First, thank you to the people that work at the FDA.  Yes, I have often been a critic of the organization (or lack thereof), but the people at the FDA have always been heroes.

In December of 2023 I wrote to the FDA urging them to take a hard look at tara flour as a likely illegally imported adulterated food ingredient. Today, the U.S. Food and Drug Administration (FDA) posted on its website its determination that tara flour in human food does not meet the Generally Recognized As Safe (or GRAS) standard and is an unapproved food additive. The FDA also posted the underlying analysis. According to the FDA:

The serious adverse events and liver injury with food products containing tara flour raise serious safety questions. Overall, at this time, the available data are insufficient to support the safety of tara flour for use as a food ingredient that will be consumed by the general public.

Due to the lack of adequate data and information in the scientific literature to support the safe use of tara flour in food, DFI is unable to conclude that the addition of tara flour to food meets the statutory criteria for classification as GRAS. As such, there is an absence of consensus among qualified experts regarding the safety of tara flour use as a food ingredient. Therefore, based on the current status of data and information, tara flour does not meet the experience based on common use in food (prior to 1958) criterion, or technical evidence of safety and the general recognition of safety necessary for it to be GRAS for use in food. Further, there is no food additive regulation establishing safe conditions of use of tara flour. Based on a review of the available information, the use or intended use of tara flour in conventional food for humans is not eligible for a listed exception to regulation as a food additive [Section 201(s)(1)-(6) of the FD&C Act]. Accordingly, when tara flour is added or intended for addition to conventional food, it constitutes the use of an unapproved food additive and, therefore renders it an unsafe food additive within the meaning of Section 409(a) of the FD&C Act. Food that is, bears, or contains an unsafe food additive, such as tara flour, is adulterated under 402(a)(2)(C)(i) of the FD&C Act. Introducing or delivering for introduction an adulterated food into interstate commerce is a prohibited act under Section 301(a) of the FD&C Act.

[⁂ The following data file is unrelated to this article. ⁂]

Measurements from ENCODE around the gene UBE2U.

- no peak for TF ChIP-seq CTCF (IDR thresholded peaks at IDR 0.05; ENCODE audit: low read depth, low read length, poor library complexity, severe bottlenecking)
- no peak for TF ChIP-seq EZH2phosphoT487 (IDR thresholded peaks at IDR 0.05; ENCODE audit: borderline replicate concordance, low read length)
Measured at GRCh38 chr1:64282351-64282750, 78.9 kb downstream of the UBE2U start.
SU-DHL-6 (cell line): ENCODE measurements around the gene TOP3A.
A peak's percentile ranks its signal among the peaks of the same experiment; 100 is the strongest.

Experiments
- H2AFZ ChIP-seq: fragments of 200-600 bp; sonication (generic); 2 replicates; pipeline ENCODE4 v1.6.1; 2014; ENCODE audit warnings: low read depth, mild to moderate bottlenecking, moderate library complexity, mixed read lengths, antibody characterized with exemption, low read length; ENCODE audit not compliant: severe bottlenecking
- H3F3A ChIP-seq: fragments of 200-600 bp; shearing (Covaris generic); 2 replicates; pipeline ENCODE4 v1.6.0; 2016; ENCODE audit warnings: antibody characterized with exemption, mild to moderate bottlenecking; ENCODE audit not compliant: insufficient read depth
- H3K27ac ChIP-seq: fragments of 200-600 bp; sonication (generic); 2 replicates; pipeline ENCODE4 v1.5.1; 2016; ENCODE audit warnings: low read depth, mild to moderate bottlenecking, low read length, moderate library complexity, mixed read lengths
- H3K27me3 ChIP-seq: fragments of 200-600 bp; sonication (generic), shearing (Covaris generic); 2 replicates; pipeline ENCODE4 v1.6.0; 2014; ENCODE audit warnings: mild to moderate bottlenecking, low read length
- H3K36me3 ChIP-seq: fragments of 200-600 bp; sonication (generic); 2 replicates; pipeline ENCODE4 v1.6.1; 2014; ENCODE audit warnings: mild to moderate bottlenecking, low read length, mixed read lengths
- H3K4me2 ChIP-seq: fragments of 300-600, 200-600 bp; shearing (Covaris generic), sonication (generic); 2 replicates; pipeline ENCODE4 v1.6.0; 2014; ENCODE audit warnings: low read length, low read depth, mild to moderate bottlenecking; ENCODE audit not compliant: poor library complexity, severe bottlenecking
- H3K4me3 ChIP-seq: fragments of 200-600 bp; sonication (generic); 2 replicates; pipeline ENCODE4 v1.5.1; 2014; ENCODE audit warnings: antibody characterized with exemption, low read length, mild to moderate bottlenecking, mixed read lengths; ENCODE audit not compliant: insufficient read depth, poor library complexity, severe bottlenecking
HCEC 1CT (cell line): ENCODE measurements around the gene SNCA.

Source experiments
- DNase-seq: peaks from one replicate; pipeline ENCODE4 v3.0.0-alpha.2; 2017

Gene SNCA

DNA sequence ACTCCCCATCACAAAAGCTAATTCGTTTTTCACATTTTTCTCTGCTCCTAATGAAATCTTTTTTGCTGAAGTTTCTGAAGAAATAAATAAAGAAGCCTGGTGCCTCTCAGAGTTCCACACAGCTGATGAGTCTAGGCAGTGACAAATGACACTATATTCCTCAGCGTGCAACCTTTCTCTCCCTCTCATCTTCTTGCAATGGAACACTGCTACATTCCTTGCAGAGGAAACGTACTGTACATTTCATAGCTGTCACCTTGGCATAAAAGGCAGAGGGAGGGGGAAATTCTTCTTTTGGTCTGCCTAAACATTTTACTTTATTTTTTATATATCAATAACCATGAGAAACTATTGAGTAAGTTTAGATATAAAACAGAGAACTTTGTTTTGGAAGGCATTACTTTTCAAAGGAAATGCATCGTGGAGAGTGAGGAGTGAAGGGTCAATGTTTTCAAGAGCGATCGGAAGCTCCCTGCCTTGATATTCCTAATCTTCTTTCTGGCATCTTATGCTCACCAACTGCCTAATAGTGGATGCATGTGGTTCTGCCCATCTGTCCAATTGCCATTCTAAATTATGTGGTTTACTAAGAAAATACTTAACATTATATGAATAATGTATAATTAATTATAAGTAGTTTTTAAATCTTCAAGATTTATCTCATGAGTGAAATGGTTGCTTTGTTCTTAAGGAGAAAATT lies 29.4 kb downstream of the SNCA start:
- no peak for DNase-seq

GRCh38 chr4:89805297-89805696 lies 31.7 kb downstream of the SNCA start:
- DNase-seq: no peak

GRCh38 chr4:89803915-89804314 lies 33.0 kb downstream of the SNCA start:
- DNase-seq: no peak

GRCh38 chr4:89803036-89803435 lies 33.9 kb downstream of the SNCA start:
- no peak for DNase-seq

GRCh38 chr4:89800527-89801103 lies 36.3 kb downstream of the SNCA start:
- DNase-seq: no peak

As a result of this determination, the importer of tara flour faces potential civil and criminal liability. Under the FDCA, a person committing a prohibited act “with the intent to defraud or mislead” is guilty of a felony, punishable by imprisonment, substantial fines, or both. The key factor is the intentional nature of the act.

A misdemeanor conviction under the FDCA does not require proof of fraudulent intent or knowing or willful conduct. Instead, a person may be convicted if they held a position of responsibility or authority in a firm that could have prevented the violation. Misdemeanor convictions are punishable by up to one year in jail, a fine of up to $250,000, or both.

However, fines for violations are typically much higher than those prescribed by the statute. Here are a few examples of criminal misdemeanor penalties imposed:

Chipotle: $25,000,000 fine

Blue Bell: $19,500,000 fine

Kerry Inc.: $19,228,000 fine

Con Agra: $11,200,000 fine

Wright County Egg (DeCoster): $7,000,000 fine and three months in jail

Odwalla: $1,500,000 fine